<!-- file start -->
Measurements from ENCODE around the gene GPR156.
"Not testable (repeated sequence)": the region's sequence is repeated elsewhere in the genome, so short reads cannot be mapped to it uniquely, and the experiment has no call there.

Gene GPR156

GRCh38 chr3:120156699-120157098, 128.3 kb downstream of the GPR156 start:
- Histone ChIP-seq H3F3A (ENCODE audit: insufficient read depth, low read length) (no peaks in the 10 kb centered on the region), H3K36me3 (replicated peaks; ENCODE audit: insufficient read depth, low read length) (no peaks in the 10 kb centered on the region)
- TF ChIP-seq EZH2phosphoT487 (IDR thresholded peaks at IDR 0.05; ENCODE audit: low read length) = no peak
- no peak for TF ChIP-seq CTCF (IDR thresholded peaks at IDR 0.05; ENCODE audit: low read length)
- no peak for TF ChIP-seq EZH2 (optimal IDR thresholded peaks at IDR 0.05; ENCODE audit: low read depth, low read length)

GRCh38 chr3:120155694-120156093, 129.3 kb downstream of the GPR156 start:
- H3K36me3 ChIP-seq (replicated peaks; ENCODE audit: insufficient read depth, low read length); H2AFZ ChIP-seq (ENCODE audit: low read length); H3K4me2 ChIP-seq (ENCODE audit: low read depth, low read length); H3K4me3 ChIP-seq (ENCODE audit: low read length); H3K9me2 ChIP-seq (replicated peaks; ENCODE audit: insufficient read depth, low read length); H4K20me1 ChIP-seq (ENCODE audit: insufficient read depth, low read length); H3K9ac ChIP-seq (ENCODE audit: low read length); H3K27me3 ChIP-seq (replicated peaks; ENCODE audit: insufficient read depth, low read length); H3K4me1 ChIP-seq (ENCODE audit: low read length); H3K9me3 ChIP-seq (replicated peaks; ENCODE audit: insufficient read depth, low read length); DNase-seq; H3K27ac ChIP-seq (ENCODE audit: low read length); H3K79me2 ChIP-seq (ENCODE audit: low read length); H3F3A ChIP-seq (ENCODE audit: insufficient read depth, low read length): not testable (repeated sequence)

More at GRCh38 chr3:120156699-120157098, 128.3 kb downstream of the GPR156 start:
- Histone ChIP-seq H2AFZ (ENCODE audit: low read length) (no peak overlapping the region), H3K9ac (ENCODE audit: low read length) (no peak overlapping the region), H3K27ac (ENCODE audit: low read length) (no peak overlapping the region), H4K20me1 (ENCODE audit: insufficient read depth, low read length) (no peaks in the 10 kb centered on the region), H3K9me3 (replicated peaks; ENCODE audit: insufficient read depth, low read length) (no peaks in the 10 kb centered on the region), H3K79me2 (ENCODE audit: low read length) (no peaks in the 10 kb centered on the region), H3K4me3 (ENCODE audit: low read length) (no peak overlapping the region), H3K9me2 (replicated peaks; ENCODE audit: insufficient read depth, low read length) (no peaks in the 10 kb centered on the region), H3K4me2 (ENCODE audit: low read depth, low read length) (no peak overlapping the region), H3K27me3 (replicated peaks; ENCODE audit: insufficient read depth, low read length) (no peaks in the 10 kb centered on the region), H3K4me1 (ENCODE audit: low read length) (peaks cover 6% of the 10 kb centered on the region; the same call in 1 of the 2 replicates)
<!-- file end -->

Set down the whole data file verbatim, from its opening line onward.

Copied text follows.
Measurements from ENCODE around the gene GPR156.
"Not testable (repeated sequence)": the region's sequence is repeated elsewhere in the genome, so short reads cannot be mapped to it uniquely, and the experiment has no call there.

Gene GPR156

GRCh38 chr3:120156699-120157098, 128.3 kb downstream of the GPR156 start:
- Histone ChIP-seq H3F3A (ENCODE audit: insufficient read depth, low read length) (no peaks in the 10 kb centered on the region), H3K36me3 (replicated peaks; ENCODE audit: insufficient read depth, low read length) (no peaks in the 10 kb centered on the region)
- TF ChIP-seq EZH2phosphoT487 (IDR thresholded peaks at IDR 0.05; ENCODE audit: low read length) = no peak
- no peak for TF ChIP-seq CTCF (IDR thresholded peaks at IDR 0.05; ENCODE audit: low read length)
- no peak for TF ChIP-seq EZH2 (optimal IDR thresholded peaks at IDR 0.05; ENCODE audit: low read depth, low read length)

GRCh38 chr3:120155694-120156093, 129.3 kb downstream of the GPR156 start:
- H3K36me3 ChIP-seq (replicated peaks; ENCODE audit: insufficient read depth, low read length); H2AFZ ChIP-seq (ENCODE audit: low read length); H3K4me2 ChIP-seq (ENCODE audit: low read depth, low read length); H3K4me3 ChIP-seq (ENCODE audit: low read length); H3K9me2 ChIP-seq (replicated peaks; ENCODE audit: insufficient read depth, low read length); H4K20me1 ChIP-seq (ENCODE audit: insufficient read depth, low read length); H3K9ac ChIP-seq (ENCODE audit: low read length); H3K27me3 ChIP-seq (replicated peaks; ENCODE audit: insufficient read depth, low read length); H3K4me1 ChIP-seq (ENCODE audit: low read length); H3K9me3 ChIP-seq (replicated peaks; ENCODE audit: insufficient read depth, low read length); DNase-seq; H3K27ac ChIP-seq (ENCODE audit: low read length); H3K79me2 ChIP-seq (ENCODE audit: low read length); H3F3A ChIP-seq (ENCODE audit: insufficient read depth, low read length): not testable (repeated sequence)

More at GRCh38 chr3:120156699-120157098, 128.3 kb downstream of the GPR156 start:
- Histone ChIP-seq H2AFZ (ENCODE audit: low read length) (no peak overlapping the region), H3K9ac (ENCODE audit: low read length) (no peak overlapping the region), H3K27ac (ENCODE audit: low read length) (no peak overlapping the region), H4K20me1 (ENCODE audit: insufficient read depth, low read length) (no peaks in the 10 kb centered on the region), H3K9me3 (replicated peaks; ENCODE audit: insufficient read depth, low read length) (no peaks in the 10 kb centered on the region), H3K79me2 (ENCODE audit: low read length) (no peaks in the 10 kb centered on the region), H3K4me3 (ENCODE audit: low read length) (no peak overlapping the region), H3K9me2 (replicated peaks; ENCODE audit: insufficient read depth, low read length) (no peaks in the 10 kb centered on the region), H3K4me2 (ENCODE audit: low read depth, low read length) (no peak overlapping the region), H3K27me3 (replicated peaks; ENCODE audit: insufficient read depth, low read length) (no peaks in the 10 kb centered on the region), H3K4me1 (ENCODE audit: low read length) (peaks cover 6% of the 10 kb centered on the region; the same call in 1 of the 2 replicates)